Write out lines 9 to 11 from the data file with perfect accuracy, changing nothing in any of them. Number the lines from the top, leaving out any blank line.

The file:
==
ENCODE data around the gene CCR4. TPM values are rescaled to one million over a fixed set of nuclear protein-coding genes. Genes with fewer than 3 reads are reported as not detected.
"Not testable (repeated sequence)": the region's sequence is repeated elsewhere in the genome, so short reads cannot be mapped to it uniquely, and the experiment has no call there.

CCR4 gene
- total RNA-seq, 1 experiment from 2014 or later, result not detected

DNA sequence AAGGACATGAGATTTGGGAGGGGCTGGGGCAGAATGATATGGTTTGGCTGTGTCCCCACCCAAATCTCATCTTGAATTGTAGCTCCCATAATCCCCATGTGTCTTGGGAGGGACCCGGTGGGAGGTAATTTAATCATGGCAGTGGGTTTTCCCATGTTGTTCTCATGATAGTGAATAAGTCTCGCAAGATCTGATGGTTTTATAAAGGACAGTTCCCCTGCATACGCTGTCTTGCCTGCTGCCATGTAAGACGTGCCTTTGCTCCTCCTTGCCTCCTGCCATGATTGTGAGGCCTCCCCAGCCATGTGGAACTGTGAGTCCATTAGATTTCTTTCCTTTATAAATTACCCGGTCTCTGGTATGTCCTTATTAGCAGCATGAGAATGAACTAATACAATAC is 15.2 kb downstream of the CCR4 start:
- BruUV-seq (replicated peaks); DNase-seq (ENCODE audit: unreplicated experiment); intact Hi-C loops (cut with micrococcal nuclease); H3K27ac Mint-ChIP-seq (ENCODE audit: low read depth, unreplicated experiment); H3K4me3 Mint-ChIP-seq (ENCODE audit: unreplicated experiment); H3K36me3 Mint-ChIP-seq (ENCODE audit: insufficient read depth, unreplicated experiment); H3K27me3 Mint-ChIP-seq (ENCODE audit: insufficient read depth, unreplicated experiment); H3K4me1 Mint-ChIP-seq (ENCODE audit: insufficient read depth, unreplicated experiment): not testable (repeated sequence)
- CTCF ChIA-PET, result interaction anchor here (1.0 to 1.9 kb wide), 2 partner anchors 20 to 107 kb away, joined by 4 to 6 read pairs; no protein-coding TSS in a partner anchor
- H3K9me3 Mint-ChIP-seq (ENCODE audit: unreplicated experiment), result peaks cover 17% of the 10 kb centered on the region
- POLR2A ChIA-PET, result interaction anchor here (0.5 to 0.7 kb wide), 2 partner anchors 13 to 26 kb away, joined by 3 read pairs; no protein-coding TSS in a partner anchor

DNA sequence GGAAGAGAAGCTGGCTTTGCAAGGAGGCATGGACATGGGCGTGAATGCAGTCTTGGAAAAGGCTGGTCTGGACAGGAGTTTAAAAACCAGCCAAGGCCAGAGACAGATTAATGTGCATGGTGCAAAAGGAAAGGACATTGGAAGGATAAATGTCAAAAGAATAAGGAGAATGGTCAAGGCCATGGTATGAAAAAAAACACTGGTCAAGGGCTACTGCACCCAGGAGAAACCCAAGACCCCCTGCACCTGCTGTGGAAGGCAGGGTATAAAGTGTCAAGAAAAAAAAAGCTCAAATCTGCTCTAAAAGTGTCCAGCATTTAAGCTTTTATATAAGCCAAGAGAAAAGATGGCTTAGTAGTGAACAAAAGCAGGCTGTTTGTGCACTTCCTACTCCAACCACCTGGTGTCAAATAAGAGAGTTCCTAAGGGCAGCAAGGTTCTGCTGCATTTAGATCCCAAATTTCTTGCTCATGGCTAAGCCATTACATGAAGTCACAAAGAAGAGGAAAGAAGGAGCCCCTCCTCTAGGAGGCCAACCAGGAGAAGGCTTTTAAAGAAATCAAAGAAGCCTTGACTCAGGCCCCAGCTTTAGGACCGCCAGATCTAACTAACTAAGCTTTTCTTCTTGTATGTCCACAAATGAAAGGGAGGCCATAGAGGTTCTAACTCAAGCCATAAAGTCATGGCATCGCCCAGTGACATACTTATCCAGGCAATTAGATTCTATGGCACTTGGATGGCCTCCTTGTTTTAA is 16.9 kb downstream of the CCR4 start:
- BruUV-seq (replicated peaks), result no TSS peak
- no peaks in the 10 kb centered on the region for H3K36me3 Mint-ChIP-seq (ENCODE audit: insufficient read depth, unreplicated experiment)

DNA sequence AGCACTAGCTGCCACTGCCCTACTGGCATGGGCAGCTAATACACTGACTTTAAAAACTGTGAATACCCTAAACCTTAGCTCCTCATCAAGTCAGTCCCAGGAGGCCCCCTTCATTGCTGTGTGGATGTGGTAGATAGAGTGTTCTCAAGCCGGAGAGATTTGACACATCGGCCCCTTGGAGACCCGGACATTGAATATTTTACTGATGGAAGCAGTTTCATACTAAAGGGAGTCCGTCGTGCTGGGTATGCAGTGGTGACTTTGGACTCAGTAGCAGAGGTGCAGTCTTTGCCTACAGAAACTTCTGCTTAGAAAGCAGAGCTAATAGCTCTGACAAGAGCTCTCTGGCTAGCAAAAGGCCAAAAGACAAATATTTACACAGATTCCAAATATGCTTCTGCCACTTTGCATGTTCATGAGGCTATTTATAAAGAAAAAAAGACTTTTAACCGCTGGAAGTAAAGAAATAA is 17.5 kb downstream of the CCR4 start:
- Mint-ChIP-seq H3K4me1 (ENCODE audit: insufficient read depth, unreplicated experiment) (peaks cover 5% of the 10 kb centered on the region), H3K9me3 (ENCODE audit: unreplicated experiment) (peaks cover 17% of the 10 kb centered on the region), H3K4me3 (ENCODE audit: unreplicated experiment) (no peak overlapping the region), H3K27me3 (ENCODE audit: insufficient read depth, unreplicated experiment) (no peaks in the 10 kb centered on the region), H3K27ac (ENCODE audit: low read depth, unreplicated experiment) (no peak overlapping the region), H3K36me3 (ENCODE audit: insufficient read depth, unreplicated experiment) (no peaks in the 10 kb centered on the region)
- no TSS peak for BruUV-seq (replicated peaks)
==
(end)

- POLR2A ChIA-PET, result interaction anchor here (0.5 to 0.7 kb wide), 2 partner anchors 13 to 26 kb away, joined by 3 read pairs; no protein-coding TSS in a partner anchor

DNA sequence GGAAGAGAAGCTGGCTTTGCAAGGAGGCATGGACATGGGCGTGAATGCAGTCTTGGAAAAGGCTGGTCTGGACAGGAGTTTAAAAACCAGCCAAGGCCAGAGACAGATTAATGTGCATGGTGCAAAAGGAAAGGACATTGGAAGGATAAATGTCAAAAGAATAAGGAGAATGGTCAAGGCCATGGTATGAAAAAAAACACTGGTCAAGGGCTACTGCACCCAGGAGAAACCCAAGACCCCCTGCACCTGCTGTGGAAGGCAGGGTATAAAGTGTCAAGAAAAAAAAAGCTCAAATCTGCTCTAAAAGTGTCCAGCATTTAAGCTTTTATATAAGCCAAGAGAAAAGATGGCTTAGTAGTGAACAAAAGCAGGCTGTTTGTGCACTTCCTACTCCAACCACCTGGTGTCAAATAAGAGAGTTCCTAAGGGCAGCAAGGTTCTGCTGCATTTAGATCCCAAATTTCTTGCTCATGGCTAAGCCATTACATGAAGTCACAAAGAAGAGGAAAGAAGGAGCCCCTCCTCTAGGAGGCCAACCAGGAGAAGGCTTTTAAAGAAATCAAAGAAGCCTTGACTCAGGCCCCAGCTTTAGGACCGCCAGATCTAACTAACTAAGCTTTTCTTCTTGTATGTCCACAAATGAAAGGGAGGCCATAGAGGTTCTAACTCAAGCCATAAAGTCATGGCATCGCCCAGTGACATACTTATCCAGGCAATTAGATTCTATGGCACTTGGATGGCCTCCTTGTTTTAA is 16.9 kb downstream of the CCR4 start:
- BruUV-seq (replicated peaks), result no TSS peak